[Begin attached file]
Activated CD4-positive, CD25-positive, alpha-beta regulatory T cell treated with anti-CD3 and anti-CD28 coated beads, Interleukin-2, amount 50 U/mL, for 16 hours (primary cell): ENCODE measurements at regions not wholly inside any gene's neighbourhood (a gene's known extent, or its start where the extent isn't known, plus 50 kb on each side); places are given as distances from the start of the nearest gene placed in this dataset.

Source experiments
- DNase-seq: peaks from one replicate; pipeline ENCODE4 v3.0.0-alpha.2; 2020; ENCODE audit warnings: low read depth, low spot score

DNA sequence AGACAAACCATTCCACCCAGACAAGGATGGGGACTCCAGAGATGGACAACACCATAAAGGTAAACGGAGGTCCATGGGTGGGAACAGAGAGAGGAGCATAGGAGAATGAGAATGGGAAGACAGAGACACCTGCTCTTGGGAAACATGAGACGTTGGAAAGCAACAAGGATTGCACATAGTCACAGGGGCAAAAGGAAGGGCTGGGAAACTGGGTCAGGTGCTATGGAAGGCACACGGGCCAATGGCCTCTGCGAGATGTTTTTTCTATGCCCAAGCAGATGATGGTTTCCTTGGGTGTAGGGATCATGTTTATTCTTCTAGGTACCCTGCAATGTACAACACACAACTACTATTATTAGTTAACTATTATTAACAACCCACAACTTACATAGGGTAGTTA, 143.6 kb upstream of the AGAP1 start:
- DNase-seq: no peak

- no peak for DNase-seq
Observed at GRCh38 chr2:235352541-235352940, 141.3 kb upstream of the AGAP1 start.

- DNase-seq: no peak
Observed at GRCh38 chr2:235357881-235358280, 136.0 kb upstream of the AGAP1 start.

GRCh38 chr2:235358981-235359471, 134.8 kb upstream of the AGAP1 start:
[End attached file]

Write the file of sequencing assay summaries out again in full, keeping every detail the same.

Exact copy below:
Activated CD4-positive, CD25-positive, alpha-beta regulatory T cell treated with anti-CD3 and anti-CD28 coated beads, Interleukin-2, amount 50 U/mL, for 16 hours (primary cell): ENCODE measurements at regions not wholly inside any gene's neighbourhood (a gene's known extent, or its start where the extent isn't known, plus 50 kb on each side); places are given as distances from the start of the nearest gene placed in this dataset.

Source experiments
- DNase-seq: peaks from one replicate; pipeline ENCODE4 v3.0.0-alpha.2; 2020; ENCODE audit warnings: low read depth, low spot score

DNA sequence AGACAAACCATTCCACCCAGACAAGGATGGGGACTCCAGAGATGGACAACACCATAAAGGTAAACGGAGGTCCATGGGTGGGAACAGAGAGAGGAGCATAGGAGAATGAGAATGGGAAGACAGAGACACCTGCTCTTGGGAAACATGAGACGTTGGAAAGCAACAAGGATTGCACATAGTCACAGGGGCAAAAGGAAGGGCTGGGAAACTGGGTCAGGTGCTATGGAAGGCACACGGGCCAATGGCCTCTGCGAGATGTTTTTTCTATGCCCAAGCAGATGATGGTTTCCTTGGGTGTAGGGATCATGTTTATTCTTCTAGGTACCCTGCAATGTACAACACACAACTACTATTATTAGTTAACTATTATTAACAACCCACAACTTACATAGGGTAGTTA, 143.6 kb upstream of the AGAP1 start:
- DNase-seq: no peak

- no peak for DNase-seq
Observed at GRCh38 chr2:235352541-235352940, 141.3 kb upstream of the AGAP1 start.

- DNase-seq: no peak
Observed at GRCh38 chr2:235357881-235358280, 136.0 kb upstream of the AGAP1 start.

GRCh38 chr2:235358981-235359471, 134.8 kb upstream of the AGAP1 start: